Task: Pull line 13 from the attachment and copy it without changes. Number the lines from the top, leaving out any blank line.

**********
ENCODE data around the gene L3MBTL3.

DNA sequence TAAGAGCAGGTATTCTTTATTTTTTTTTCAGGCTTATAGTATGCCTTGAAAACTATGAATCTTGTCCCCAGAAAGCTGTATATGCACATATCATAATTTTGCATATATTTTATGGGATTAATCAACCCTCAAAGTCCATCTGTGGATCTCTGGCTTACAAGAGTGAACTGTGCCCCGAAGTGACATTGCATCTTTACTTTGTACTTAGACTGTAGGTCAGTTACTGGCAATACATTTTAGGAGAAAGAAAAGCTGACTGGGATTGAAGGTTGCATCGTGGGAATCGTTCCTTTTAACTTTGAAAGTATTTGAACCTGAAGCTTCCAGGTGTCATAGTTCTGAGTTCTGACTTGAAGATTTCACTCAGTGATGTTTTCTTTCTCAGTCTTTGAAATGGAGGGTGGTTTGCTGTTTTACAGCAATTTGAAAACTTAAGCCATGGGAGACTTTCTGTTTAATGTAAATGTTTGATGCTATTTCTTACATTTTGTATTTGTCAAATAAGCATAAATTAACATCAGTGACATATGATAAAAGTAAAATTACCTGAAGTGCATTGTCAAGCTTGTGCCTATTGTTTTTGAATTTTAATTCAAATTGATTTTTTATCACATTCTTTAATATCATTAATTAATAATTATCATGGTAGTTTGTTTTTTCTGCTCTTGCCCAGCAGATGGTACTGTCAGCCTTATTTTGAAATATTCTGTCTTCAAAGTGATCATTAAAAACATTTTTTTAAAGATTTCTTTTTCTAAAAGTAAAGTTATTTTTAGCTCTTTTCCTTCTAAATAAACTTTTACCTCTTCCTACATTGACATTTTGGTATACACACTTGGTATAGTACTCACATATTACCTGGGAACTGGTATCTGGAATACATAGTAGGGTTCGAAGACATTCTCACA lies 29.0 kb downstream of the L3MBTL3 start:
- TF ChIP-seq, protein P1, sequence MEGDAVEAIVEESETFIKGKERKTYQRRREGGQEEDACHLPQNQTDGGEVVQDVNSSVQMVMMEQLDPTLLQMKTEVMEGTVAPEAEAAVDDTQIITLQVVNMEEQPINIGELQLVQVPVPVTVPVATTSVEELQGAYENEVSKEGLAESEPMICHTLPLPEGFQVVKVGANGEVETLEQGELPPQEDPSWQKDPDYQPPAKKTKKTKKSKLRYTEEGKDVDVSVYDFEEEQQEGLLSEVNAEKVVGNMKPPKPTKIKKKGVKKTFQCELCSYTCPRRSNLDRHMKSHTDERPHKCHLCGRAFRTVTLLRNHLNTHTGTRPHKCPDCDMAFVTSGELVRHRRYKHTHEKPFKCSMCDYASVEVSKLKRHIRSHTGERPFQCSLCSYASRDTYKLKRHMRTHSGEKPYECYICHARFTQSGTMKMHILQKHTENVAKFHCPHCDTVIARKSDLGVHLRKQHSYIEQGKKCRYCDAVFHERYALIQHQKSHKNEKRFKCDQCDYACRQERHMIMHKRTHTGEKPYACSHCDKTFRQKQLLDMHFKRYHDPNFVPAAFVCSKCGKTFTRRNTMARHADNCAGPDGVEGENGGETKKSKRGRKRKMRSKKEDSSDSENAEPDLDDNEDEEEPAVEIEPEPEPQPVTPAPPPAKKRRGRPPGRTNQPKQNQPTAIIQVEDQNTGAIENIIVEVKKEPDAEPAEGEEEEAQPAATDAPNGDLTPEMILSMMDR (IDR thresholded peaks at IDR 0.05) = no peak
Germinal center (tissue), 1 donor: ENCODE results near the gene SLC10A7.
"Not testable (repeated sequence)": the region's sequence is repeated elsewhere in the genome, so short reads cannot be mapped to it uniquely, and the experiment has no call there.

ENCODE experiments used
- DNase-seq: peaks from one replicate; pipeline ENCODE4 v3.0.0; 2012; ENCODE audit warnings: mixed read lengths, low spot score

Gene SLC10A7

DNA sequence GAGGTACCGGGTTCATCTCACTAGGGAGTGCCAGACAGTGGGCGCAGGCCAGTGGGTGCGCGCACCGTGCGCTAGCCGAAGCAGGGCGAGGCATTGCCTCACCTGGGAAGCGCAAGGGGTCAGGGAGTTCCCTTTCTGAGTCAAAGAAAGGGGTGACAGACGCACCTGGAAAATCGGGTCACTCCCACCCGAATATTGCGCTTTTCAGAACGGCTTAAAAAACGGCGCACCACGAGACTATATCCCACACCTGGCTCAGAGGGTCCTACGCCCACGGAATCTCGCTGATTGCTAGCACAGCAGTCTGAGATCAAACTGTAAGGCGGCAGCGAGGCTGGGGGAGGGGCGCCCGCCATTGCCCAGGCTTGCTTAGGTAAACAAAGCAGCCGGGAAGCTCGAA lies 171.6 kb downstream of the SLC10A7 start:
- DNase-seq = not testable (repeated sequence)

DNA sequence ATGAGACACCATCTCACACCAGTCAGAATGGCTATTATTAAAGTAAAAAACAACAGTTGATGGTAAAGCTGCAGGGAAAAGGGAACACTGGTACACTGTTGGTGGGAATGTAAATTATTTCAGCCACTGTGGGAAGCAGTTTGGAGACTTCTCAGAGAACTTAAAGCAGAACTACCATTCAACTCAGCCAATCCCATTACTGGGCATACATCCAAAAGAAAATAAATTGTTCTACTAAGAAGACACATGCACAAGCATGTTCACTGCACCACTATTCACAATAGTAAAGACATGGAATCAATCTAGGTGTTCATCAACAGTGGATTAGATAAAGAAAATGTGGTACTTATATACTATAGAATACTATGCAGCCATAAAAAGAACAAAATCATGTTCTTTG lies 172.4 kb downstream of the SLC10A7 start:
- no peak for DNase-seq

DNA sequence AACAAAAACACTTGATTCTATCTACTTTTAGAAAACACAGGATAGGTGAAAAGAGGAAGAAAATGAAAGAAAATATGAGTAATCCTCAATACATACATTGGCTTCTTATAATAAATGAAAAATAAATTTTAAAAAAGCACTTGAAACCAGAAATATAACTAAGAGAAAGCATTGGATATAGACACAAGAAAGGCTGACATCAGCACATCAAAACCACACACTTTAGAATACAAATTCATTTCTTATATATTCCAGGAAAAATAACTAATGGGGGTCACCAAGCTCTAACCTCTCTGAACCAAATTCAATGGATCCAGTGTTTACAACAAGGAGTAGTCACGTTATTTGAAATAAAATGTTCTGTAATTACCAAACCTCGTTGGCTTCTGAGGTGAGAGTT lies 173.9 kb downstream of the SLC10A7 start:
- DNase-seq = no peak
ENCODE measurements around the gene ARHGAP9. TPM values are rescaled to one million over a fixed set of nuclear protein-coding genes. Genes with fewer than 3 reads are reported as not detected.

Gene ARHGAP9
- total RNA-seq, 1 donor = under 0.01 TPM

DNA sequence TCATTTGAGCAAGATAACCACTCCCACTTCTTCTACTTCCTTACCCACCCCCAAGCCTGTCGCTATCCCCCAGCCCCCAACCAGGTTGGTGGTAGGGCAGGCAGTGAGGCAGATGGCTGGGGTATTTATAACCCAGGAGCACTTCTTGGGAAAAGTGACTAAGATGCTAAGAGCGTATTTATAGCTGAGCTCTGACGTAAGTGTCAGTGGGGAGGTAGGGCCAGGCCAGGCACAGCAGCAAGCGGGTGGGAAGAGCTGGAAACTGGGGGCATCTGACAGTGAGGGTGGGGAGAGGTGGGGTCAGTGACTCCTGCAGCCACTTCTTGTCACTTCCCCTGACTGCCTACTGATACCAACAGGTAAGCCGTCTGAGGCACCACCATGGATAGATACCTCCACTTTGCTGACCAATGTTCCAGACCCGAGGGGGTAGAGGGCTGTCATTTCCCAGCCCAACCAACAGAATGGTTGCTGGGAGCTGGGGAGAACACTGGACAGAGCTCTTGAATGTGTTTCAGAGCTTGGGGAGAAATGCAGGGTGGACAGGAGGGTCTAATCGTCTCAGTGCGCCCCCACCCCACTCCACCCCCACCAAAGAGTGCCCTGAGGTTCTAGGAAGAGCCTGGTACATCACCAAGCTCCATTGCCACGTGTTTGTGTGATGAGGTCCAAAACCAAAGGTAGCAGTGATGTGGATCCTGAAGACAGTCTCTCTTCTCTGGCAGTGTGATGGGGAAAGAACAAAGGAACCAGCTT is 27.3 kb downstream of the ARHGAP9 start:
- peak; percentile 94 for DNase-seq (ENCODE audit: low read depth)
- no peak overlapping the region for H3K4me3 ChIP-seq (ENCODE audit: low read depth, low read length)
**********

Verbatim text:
DNA sequence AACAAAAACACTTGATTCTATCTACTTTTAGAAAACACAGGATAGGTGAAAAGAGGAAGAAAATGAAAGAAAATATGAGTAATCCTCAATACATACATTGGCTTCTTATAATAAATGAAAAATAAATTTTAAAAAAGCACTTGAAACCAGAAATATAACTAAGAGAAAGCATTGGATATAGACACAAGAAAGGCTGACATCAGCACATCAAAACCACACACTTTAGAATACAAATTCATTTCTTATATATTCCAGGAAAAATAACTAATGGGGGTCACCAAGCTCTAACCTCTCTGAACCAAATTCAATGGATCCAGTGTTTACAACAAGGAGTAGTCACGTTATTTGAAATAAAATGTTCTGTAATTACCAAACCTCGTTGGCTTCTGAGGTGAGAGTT lies 173.9 kb downstream of the SLC10A7 start: